Google: We Don’t Have A YouTube Monitoring Deal With Israel

Google: We Don’t Have A YouTube Monitoring Deal With Israel
WDnetStudio / Pixabay

Google has denied rumors that it entered into a deal with the Israeli government to assist it in the monitoring of YouTube videos inciting attacks on Israelis. Commenting on a meeting with one of the country’s lawmakers, the U.S. firm said it was a routine meeting.

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Google denies any deal

In an earlier statement, the Israeli Foreign Ministry stated that in a meeting between Google executives and Israeli Deputy Foreign Minister Tzipi Hotovely last week, the two parties agreed to devise a mechanism to jointly monitor online activity that will include videos on YouTube that encourage attacks on Israelis.

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On Monday, Google denied making any such deal. According to a Google spokesperson’s statement to AFP, the meeting between Hotovely, Juniper Downs (Google’s senior counsel for public policy), and Susan Wojcicki (YouTube chief executive) was “one of many that we have with policymakers from different countries to explain our policies on controversial content, flagging, and removals.”

The spokesperson added that the Israeli Ministry for Foreign Affairs had made corrections to its original announcement that erroneously suggested that it entered into an agreement with Google for a mechanism to monitor online materials.

Fighting violence together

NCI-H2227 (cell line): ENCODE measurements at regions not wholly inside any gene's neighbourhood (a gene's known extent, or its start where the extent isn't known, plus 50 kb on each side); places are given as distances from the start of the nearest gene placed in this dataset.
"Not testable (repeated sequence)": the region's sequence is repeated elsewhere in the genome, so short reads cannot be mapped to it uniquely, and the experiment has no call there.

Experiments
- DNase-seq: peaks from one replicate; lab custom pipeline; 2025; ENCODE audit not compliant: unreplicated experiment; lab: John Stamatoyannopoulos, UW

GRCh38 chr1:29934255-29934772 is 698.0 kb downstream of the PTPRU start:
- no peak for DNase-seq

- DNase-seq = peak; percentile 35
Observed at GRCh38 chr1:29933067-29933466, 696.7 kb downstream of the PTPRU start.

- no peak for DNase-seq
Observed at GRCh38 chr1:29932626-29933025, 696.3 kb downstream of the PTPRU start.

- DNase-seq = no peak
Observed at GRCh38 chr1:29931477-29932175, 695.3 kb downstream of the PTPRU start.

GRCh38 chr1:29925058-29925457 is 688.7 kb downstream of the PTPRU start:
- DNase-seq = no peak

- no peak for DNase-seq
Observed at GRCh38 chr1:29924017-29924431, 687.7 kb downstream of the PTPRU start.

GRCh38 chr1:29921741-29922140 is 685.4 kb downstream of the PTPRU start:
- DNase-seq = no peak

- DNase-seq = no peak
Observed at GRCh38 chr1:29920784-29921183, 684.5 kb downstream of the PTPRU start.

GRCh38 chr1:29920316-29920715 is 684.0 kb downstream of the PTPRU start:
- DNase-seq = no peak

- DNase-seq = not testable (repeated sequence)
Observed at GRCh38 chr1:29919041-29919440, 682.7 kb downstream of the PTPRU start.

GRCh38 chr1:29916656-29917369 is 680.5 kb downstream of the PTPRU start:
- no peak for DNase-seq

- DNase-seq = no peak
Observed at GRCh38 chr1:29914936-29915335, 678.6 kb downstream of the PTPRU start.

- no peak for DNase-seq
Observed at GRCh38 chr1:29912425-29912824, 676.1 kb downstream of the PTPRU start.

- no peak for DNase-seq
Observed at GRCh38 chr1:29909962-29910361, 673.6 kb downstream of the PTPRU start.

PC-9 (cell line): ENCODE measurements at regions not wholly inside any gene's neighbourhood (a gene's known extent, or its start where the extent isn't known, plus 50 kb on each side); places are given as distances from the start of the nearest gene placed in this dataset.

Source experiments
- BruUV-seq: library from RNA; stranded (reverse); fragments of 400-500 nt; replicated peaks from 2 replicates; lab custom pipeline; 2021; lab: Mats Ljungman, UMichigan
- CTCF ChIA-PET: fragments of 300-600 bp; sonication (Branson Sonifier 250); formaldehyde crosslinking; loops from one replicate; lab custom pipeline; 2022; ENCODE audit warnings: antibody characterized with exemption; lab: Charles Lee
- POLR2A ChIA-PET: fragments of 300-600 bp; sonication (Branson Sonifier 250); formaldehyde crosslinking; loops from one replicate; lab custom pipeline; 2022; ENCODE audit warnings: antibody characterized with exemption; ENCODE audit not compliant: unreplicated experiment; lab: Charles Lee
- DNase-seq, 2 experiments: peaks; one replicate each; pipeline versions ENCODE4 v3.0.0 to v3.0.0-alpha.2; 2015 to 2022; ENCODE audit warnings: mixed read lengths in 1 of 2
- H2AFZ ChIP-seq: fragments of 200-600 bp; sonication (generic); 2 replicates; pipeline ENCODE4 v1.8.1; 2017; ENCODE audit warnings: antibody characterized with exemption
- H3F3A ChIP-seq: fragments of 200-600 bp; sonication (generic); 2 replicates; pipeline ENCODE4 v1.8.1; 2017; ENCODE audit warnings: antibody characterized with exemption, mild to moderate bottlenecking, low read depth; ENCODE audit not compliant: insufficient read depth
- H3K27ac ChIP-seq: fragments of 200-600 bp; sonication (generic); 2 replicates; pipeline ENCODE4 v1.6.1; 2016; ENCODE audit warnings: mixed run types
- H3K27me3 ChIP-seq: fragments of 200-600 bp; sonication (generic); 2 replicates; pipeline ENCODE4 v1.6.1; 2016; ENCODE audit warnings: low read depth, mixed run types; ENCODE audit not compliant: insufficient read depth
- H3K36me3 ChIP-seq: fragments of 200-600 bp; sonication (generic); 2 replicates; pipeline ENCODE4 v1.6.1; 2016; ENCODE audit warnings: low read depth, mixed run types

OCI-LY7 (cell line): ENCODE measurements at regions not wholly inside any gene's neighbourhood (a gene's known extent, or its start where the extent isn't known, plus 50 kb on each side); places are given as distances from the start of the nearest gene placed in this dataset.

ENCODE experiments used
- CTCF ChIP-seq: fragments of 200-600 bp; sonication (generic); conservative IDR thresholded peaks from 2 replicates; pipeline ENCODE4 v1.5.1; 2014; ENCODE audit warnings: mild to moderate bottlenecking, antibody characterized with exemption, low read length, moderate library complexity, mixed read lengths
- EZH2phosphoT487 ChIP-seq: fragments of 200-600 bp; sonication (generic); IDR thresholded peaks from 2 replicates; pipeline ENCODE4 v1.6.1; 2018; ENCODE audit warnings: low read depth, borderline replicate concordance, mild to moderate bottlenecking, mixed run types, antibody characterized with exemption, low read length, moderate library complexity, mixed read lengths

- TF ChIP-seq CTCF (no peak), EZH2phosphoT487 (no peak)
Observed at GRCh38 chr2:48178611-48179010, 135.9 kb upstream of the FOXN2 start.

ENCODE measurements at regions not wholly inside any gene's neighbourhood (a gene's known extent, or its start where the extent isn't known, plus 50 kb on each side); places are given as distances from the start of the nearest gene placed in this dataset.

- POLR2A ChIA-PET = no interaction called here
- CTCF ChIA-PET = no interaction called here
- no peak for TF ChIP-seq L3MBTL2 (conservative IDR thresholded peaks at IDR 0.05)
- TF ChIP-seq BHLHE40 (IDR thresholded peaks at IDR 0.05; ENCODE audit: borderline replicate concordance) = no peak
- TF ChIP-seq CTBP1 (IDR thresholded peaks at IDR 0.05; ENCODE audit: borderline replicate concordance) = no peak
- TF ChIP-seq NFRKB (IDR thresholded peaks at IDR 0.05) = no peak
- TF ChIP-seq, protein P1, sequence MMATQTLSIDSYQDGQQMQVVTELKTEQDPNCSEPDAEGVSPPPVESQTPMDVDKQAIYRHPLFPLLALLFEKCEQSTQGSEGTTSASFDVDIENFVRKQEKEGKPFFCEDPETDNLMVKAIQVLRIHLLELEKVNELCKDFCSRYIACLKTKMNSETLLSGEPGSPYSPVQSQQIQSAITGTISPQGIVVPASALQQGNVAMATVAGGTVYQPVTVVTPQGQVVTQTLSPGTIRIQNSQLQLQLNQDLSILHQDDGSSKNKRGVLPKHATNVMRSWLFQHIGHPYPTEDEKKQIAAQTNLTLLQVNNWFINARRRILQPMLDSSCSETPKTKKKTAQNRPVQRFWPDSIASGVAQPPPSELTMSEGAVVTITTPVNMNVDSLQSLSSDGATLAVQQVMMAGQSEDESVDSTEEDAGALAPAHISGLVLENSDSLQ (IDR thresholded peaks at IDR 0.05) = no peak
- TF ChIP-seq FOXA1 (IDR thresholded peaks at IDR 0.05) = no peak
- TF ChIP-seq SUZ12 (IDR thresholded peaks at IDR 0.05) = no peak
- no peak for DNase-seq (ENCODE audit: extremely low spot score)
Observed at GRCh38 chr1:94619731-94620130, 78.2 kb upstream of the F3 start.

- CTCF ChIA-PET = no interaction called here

Indeed, the Foreign Ministry did make updates to the statement on its website to reflect this. However, ministry spokesperson Emmanuel Nahshon said the two entities will continue to work together to flag and remove dangerous online material.

“Our common objective is to remove dangerous incitement to violence on social media. We have full confidence in the Google teams dealing with this removal,” Nahshon said.

In the last two months, there have been several incidents of stabbing, shooting and car ramming attacks in which 100 Palestinians and 17 Israelis have lost their lives. The Israeli government has blamed online posts and videos as a cause for incitement.

In 2013, Google bought Israeli ride-sharing start-up Waze for $1 billion, and since then it has had a strong presence in Israel. Later, Waze and Google launched a match-making service – RideWith — for commuters in July. This service was launched with an intention of connecting drivers with passengers who have similar daily routes to and from work. The Israeli government already receives data from Waze as part of its Connected Citizens scheme.

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Aman is MBA (Finance) with an experience on both Marketing and Finance side. He has worked as a Risk Analyst for AIR Worldwide, and is currently leading VeRa FinServ, a Financial Research firm. Favorite pastimes include watching science fiction movies, reviewing tech gadgets, playing PC games and cricket. - Email him at
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